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[escepticos] ¿queríais el cuerpo de Cristo?

Pues tomad:


Strangest Story Ever Told
Weird Legend of Jesus in Japan

It?s a story of Jesus Christ, and it goes a little
something like this: Jesus didn?t die up on his cross
at Golgotha. That was his brother. Christ himself fled
across Siberia and, after a brief detour through
Alaska, landed in Japan ? where he got married and
raised a family.

The town, Shingo, calls itself Kirisuto no Sato:
Hometown of Christ. 

Not many burgs outside of Bethlehem make that claim. 

Today, Shingo is known more for its garlic farms (they
even make garlic ice cream there) and apple orchards
than the Tomb of Christ ? that is, if it were to be
known for anything at all (it?s not). 

The site itself, a few minutes? drive from the town?s
tiny commercial district, is rather unspectacular. Two
8-foot-high wooden crosses surrounded by a white
picket fence sit on a bluff in the woods overlooking a
gravel parking lot. A small museum sits at the other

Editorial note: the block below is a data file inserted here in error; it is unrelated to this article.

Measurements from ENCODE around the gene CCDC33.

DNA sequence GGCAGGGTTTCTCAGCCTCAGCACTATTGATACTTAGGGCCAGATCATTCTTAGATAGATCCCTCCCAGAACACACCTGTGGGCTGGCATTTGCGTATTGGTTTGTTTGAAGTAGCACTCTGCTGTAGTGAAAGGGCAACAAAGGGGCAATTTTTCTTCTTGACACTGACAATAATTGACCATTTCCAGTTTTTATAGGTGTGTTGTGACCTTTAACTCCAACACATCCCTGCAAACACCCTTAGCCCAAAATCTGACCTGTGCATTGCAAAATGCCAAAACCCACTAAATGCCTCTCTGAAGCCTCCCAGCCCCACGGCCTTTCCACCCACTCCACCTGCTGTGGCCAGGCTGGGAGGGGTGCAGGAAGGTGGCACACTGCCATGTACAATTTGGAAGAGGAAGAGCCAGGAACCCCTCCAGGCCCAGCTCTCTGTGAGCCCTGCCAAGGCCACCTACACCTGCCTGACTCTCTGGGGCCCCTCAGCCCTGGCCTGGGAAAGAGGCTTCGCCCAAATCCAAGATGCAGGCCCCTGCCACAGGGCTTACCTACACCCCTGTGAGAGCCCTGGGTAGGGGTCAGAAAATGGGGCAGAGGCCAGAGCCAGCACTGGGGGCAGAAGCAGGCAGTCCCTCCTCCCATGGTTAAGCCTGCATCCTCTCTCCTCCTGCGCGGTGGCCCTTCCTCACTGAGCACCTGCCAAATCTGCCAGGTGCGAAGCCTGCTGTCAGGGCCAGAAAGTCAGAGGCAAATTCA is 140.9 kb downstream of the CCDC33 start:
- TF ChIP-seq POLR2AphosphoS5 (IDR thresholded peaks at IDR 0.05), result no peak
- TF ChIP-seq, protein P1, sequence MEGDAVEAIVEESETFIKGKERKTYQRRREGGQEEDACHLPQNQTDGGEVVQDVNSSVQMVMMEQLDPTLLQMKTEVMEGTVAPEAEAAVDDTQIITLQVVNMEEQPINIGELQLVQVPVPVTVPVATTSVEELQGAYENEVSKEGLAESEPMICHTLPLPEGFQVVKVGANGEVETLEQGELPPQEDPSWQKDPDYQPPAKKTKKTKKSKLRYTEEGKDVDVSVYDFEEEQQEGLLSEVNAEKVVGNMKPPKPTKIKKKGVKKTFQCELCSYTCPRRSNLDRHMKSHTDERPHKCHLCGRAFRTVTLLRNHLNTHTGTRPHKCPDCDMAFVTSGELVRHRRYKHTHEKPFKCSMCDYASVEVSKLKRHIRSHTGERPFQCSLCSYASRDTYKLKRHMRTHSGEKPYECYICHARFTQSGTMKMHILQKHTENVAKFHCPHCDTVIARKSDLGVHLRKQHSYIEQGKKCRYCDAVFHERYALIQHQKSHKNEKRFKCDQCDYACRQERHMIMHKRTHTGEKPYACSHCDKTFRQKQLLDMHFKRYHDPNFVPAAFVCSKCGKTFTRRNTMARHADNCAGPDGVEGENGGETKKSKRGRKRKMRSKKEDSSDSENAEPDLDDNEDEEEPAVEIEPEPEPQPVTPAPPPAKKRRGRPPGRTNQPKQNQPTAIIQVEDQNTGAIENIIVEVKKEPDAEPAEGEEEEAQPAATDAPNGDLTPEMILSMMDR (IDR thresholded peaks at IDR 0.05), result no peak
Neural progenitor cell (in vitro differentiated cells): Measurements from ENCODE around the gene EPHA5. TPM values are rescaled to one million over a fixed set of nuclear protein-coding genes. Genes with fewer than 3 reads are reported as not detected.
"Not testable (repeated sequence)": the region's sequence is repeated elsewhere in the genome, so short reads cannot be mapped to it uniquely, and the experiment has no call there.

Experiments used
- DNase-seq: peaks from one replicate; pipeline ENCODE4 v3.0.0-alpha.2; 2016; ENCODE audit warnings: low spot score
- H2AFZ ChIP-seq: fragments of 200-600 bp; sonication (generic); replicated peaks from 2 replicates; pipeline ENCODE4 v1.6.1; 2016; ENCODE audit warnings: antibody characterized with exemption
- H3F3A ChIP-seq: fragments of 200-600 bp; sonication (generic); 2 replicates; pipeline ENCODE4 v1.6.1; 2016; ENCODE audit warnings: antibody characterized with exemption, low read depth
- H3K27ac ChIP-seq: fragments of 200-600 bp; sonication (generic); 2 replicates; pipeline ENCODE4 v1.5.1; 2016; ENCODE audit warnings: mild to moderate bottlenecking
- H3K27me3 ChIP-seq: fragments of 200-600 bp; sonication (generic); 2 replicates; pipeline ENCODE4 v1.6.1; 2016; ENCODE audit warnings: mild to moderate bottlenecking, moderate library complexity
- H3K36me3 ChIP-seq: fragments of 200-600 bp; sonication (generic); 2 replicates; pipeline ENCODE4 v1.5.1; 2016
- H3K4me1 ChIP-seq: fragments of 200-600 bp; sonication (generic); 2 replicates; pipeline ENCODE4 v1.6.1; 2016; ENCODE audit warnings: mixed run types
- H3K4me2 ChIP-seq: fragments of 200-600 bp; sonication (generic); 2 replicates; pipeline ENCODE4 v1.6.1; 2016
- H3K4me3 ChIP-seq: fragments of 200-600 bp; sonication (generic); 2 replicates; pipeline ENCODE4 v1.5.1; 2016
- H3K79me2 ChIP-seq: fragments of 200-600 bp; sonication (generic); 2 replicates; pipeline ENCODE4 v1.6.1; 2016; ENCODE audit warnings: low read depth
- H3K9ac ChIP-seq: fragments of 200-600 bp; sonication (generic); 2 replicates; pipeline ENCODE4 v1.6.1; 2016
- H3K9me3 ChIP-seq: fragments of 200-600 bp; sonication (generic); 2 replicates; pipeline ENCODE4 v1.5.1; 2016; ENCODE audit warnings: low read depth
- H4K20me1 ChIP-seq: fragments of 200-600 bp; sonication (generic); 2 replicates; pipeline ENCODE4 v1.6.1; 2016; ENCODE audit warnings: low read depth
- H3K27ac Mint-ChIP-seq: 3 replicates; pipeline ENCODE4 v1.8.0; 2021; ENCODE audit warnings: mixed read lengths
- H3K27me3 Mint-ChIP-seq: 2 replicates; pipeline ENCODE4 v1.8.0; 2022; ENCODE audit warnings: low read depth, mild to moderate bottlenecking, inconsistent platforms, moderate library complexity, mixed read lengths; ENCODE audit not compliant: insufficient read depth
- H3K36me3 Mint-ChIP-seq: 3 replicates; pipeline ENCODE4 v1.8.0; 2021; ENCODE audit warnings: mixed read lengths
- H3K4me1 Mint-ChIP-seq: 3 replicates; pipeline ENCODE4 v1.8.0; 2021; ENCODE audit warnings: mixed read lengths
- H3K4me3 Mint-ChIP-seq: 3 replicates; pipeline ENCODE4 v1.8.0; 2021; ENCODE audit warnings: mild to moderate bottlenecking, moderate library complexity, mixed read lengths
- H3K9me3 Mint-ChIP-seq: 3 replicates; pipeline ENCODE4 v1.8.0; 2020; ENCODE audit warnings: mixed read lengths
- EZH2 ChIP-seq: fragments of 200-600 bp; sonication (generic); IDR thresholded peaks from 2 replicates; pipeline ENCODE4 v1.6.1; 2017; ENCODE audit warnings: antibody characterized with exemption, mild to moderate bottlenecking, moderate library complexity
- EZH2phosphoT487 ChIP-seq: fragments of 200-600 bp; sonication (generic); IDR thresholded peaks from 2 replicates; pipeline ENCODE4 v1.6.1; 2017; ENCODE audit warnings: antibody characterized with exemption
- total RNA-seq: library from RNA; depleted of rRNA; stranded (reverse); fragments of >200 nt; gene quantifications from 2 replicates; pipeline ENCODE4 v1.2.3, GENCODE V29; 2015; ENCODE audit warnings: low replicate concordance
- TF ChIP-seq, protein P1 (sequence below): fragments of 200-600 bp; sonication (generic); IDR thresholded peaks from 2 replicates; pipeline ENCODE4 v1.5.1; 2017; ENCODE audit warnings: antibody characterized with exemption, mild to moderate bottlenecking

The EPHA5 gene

side of the parking lot.

On a typical day, dozens of people wander through.
Some leave a small offering ? five-yen coins,
considered lucky, are common ? in a basket at the
gravesite. Some even pray.

The idea of Jesus visiting, much less settling down
in, Japan?s equivalent of the Ozarks may sound
patently absurd. Even many locals doubt the tale. But
some residents of Shingo say it?s entirely plausible
that the man many call Messiah came here, and claim
they can prove it. 

An Ancient Scroll and a Remarkable Tale

In the years leading up to World War II, ancient
scrolls turned up in the hands of a Shinto priest just
outside of Tokyo. They pertained to two small,
forgotten graves in the remote mountains of northern
Honshu, the main island of Japan

The scrolls ? written in a Japanese so archaic that
only experts can read it ? recount the unlikely tale
of Christ?s escape from death, and were purportedly
written ? or at least dictated ? by Jesus himself as
his last will and testament. Call it the Last